o Large Landscape: Large Landscape Area means an area of vegetation at least three acres in size, supporting a business necessity or public benefit uses such as parks, golf courses, schools, and cemeteries.

▪ Request for participation in the Alternative Means of Compliance Program in order to request approval to participate in the Alternative Means of Compliance Program and deviate from non-watering days, the following documentation must be submitted by the Applicant: (1) Request Letter should include the following:

o The property address where the Alternative Means of Compliance is being requested.

o Square footage of landscaped area including percentage of turf. (Separate measurements for greens and tees & fairways and roughs, if applicable). o Submit documentation of methodology utilized in taking landscape measurements (GPS, GIS or equivalent).

o List of water meters to be included in the Alternative Means of Compliance Program (meters can be aggregated by site).

o List of Weather-Based Irrigation Controllers (WBICs), include number of stations, make and model number and whether or not you are using the weather-based capabilities of the controller. (This is not required for “Sports Fields”)

o Submit a description of actions to be taken to achieve the required 20% reduction in overall monthly water usage.

o Point of contact information for Alternative Means of Compliance Request (name, address, telephone number, e-mail address).

Those facilities that primarily use recycled water to irrigate their golf courses continue to remain exempt from all restrictions, including those courses that use a small amount of potable water to irrigate their greens. Those facilities that supplement their potable purchases with groundwater continue to be assigned MAWA budgets that don’t factor that supplementation into the equation.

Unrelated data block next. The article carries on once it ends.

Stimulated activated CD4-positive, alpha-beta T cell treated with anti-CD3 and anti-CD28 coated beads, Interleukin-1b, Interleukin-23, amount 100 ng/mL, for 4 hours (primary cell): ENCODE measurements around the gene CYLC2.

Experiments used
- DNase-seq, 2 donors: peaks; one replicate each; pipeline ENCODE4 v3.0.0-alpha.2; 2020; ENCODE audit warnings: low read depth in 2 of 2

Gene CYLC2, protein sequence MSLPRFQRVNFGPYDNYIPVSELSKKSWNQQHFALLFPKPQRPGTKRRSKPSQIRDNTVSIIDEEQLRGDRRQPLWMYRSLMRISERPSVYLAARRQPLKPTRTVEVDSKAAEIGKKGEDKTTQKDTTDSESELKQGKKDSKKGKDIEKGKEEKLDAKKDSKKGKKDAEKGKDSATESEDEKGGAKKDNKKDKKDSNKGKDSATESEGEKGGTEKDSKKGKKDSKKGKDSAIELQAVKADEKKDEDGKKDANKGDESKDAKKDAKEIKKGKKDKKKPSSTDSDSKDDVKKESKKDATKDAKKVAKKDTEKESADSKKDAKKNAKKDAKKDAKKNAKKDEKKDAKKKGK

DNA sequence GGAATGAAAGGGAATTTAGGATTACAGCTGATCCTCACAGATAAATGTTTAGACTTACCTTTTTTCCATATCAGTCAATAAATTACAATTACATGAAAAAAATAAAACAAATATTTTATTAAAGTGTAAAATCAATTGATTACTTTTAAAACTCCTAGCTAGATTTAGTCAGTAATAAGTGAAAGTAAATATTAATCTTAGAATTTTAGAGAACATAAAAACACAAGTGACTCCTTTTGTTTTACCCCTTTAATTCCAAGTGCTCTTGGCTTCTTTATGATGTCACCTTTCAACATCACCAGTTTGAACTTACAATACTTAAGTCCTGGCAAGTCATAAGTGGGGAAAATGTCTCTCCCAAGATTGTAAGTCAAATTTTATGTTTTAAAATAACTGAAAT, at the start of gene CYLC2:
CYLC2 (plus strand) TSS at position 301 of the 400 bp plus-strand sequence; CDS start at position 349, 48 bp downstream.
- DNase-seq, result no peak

While there is a penalty structure for violations and these penalties do apply to golf courses (and all “Large Landscapes”), the real penalty for a golf course is not these fines; it’s the fact that repeated violations of the MAWA assigned budget results in excision from the “Alternative Means of Compliance” program for a minimum of 12 months, which for golf courses in summer/early autumn months is practically a death sentence. That is how important retention of 100% control of irrigation application is to the golf community; it is prepared to exceed by 5% the goal enunciated in Los Angeles’ Drought Contingency Plan/Ordinance (“up to 30%) for a total of a 35% reduction from the MAWA assigned budget in order to avail itself of the privilege of this “Alternative” program, which is very much a “privilege” in Los Angeles and not a “right.”

Key takeaway: LADWP long ago landed on the central organizing principle of any good public policy – a system of incentives and disincentives that taken together reward the behavior that is the goal of the policy – in this case by rewarding those that have made the investments necessary to achieve significantly lessened water footprints. One size that fits all would amount to the opposite – bad public policy